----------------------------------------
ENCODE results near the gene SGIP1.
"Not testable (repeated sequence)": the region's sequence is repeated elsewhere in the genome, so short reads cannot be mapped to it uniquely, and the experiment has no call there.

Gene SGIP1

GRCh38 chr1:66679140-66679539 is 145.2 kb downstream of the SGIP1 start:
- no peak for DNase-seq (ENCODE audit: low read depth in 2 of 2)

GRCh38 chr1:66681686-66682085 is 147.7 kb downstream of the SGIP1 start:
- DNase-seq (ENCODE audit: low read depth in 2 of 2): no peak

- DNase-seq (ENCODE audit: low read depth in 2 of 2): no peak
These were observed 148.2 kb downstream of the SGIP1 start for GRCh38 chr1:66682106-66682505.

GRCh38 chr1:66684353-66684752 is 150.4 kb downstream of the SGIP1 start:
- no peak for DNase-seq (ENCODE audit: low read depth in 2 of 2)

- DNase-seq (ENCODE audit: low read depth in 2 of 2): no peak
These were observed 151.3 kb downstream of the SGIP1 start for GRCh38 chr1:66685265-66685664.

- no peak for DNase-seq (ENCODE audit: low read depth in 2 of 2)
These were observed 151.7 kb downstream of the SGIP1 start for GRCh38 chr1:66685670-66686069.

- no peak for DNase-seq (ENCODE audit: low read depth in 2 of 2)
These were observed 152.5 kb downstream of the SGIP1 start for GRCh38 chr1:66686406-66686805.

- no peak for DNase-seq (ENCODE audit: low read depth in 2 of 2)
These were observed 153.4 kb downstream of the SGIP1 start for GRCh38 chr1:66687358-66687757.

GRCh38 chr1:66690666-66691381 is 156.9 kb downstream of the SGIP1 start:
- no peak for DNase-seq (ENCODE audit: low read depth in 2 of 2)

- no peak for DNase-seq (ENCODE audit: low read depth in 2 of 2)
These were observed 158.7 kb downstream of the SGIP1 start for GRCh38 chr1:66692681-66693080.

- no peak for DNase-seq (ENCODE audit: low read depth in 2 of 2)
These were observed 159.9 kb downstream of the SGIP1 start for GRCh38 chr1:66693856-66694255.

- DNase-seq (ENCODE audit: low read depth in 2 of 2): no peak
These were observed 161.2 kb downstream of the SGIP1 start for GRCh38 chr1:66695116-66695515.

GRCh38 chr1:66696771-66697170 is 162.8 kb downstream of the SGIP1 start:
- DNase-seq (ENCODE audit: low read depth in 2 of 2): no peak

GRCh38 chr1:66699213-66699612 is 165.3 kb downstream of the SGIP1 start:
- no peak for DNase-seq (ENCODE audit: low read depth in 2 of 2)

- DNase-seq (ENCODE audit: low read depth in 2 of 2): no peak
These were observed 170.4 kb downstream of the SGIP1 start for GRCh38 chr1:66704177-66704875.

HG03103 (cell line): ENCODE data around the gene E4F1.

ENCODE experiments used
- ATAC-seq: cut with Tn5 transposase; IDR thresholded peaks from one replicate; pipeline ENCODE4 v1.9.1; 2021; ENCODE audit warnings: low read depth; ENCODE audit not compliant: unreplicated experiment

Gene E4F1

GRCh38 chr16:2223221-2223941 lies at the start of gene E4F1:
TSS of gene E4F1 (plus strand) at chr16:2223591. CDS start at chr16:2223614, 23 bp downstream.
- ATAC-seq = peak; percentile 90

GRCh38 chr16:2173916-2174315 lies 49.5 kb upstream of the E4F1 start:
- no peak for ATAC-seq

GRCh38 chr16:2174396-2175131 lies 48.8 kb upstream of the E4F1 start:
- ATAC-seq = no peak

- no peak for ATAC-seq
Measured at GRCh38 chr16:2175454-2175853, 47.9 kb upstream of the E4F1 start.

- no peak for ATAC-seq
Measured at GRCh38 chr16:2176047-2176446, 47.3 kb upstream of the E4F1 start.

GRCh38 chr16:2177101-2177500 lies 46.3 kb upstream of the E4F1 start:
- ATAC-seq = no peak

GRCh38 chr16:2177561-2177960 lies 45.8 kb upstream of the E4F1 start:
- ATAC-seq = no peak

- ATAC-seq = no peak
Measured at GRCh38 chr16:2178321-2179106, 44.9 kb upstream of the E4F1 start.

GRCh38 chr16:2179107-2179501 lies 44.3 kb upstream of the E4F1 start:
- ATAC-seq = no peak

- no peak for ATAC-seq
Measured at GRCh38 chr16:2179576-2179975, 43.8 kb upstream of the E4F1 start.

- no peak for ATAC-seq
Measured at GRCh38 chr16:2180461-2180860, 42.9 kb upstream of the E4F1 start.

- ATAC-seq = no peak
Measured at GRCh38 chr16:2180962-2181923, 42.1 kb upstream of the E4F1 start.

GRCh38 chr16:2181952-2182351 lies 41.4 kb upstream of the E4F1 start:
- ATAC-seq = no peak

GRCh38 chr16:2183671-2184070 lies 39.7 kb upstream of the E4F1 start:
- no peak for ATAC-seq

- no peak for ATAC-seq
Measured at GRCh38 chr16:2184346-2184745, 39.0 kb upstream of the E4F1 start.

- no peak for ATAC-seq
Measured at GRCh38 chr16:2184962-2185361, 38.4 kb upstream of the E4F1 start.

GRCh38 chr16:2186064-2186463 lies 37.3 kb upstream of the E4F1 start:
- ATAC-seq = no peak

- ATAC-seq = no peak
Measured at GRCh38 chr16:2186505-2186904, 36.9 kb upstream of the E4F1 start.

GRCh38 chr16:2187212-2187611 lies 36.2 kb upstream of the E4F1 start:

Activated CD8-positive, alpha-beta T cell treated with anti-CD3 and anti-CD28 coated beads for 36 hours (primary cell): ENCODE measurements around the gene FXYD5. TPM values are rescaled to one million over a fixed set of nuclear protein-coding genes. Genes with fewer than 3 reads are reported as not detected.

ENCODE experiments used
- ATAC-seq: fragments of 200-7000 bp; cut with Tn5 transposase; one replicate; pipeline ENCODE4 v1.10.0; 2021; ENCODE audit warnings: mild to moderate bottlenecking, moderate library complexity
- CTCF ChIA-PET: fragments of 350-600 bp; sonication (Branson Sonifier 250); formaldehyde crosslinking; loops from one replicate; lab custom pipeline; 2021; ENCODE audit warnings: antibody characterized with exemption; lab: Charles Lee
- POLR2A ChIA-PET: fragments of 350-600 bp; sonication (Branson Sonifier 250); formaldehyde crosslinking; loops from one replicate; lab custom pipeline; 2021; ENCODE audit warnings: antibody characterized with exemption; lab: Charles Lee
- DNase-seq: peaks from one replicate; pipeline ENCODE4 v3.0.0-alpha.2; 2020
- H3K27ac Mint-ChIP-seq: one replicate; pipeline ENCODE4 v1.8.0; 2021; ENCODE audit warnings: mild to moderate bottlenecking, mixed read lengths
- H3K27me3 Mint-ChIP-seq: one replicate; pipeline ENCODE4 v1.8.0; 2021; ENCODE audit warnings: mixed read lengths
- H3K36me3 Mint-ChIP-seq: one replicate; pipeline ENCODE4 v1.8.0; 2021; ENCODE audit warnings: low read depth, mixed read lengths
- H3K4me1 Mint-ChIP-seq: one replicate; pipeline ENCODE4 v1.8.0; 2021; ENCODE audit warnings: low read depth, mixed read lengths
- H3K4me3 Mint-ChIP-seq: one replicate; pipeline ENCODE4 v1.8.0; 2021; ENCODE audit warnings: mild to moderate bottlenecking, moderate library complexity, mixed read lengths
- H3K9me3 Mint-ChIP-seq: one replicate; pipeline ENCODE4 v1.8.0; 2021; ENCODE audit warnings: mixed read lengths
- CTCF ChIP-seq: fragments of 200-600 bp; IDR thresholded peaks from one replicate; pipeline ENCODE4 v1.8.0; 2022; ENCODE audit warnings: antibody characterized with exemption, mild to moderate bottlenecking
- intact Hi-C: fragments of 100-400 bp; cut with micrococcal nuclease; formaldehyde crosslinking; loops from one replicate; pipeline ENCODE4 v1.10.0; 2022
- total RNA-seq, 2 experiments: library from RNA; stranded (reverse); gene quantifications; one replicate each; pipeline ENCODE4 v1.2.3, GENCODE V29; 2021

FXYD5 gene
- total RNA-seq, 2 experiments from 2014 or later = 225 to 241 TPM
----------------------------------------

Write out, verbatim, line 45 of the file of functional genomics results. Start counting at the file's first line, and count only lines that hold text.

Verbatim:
- no peak for ATAC-seq